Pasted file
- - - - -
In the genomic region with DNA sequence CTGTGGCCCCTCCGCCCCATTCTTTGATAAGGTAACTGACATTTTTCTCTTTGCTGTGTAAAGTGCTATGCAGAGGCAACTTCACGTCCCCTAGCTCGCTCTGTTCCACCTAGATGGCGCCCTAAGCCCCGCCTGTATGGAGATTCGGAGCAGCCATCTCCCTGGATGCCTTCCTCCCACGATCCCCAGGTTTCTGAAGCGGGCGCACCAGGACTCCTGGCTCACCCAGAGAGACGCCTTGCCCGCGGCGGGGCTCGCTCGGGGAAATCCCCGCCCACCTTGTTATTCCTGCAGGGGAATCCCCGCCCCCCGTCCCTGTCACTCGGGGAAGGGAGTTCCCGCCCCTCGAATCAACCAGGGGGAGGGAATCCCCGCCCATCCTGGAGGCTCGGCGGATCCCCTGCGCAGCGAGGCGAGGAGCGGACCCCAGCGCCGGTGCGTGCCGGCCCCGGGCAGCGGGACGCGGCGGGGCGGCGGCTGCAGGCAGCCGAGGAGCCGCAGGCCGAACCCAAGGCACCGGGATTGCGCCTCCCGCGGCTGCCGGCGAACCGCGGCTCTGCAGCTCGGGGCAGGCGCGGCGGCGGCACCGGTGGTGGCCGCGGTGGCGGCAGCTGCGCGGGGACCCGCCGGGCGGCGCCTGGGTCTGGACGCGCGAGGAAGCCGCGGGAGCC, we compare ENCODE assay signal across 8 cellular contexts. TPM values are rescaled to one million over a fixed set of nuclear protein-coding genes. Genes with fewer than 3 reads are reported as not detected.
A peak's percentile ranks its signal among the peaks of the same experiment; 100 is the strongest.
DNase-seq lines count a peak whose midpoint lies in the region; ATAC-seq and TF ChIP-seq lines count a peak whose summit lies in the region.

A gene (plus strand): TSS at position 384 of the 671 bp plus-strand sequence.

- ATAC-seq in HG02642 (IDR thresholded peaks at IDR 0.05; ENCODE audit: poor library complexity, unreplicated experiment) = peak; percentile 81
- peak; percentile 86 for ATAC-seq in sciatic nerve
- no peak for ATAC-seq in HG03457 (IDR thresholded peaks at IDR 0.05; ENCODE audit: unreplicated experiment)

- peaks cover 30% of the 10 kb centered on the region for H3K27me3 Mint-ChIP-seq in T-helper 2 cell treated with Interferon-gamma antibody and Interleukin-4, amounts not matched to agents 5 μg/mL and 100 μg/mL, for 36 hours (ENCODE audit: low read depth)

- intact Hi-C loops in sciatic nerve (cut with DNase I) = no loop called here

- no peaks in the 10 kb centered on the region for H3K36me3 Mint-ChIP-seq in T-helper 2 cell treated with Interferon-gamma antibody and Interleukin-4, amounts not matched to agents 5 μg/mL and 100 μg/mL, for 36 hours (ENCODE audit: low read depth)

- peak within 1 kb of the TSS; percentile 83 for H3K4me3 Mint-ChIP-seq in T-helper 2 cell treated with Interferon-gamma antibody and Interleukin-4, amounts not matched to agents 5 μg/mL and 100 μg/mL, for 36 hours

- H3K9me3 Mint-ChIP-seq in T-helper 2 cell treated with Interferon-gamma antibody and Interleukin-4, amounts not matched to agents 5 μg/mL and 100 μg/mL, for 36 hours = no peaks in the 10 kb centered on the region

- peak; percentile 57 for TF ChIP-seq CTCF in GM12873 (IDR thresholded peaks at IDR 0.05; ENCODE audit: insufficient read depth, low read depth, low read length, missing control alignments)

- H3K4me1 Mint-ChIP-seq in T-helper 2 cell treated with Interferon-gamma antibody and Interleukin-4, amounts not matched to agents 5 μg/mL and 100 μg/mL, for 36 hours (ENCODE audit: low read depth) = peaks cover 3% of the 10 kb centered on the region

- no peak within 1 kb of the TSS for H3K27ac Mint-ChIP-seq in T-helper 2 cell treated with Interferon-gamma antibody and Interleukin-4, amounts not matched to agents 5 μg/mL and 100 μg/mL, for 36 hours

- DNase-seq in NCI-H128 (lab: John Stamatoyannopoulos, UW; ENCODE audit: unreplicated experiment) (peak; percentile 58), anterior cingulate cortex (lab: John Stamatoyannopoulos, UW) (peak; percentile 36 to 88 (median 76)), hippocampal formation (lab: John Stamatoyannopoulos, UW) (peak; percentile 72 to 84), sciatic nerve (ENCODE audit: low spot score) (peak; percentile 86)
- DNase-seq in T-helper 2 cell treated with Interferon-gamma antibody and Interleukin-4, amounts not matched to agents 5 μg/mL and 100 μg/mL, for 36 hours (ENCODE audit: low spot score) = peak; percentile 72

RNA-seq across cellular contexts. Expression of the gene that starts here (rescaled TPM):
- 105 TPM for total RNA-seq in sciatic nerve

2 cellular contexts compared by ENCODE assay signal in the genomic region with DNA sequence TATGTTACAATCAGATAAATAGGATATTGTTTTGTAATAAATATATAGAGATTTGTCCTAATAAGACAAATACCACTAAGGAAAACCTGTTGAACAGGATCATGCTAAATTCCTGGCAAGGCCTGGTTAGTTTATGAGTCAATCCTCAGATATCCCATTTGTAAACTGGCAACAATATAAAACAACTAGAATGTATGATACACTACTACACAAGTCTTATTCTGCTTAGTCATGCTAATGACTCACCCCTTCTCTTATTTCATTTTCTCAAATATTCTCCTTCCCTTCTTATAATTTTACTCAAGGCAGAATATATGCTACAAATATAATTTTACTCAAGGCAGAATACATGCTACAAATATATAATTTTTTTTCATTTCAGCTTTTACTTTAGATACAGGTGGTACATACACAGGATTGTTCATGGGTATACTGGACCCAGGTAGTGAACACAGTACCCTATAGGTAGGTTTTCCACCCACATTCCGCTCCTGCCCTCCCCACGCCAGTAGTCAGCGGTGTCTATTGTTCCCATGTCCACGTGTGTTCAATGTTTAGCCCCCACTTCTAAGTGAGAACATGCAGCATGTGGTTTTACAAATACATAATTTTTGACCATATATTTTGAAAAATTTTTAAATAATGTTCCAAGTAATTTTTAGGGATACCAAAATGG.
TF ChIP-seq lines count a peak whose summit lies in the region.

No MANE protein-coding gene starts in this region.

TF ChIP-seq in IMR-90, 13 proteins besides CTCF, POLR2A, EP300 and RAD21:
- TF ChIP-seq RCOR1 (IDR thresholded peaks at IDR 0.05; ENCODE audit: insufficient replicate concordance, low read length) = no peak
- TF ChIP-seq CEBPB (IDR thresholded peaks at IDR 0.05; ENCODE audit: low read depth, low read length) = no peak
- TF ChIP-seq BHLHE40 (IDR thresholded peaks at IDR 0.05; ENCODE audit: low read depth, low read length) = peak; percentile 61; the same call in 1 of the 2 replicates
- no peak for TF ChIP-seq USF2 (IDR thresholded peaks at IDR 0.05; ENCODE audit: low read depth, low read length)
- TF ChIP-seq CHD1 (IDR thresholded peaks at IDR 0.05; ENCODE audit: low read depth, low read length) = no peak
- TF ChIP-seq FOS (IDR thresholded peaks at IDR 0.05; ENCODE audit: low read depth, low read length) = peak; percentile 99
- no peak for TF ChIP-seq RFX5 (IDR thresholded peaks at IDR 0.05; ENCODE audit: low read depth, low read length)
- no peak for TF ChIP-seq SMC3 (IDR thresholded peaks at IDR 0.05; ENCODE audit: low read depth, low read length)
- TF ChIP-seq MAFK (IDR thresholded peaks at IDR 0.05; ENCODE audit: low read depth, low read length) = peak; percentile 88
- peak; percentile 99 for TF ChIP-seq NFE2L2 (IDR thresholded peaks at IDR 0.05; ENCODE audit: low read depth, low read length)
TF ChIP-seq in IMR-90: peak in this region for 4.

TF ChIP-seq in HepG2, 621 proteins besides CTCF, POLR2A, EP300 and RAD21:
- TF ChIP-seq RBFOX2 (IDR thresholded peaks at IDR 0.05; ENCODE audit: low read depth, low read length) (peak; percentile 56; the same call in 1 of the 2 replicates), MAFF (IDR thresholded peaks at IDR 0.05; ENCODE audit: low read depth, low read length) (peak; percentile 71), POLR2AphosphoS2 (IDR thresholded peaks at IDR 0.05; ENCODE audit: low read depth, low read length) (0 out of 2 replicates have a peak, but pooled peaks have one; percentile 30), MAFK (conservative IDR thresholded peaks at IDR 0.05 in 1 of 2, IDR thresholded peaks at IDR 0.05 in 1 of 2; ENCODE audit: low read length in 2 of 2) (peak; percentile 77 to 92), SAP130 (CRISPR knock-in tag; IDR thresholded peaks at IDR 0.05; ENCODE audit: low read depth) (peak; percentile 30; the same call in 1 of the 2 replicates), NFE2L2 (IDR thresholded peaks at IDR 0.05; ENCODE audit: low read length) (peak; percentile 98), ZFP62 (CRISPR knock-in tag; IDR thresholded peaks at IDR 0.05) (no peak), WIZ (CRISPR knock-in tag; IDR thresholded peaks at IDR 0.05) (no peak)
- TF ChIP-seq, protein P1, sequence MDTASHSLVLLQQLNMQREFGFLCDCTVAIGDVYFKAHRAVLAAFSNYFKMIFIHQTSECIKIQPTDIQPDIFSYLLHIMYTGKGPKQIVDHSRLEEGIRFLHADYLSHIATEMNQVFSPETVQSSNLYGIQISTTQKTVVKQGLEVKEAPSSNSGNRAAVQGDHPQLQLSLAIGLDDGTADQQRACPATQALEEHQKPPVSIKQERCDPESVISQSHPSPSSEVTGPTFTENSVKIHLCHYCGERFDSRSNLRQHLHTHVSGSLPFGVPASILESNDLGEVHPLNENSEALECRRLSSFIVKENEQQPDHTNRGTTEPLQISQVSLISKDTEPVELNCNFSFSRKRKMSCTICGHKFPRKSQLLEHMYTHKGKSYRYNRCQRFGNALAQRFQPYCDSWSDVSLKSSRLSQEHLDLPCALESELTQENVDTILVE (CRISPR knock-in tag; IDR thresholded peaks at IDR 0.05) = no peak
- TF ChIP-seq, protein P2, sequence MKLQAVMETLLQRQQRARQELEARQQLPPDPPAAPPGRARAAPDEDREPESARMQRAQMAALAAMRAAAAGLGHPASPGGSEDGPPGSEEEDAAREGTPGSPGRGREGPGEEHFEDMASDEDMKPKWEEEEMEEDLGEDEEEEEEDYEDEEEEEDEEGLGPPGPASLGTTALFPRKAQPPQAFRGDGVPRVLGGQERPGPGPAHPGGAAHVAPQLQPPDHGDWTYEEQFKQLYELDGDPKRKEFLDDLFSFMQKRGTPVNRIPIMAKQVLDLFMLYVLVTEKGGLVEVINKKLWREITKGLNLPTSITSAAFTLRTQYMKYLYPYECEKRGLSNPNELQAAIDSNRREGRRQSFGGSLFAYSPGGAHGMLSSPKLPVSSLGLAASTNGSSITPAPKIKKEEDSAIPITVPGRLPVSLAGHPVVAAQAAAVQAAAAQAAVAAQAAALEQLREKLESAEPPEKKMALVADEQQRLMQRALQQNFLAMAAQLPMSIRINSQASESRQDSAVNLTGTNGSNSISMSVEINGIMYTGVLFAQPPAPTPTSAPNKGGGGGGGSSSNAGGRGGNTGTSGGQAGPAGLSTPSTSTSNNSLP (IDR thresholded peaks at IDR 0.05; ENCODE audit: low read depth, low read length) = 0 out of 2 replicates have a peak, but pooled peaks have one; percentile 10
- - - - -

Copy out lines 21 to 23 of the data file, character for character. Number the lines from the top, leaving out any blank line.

TF ChIP-seq lines count a peak whose summit lies in the region.

No MANE protein-coding gene starts in this region.

TF ChIP-seq in IMR-90, 13 proteins besides CTCF, POLR2A, EP300 and RAD21: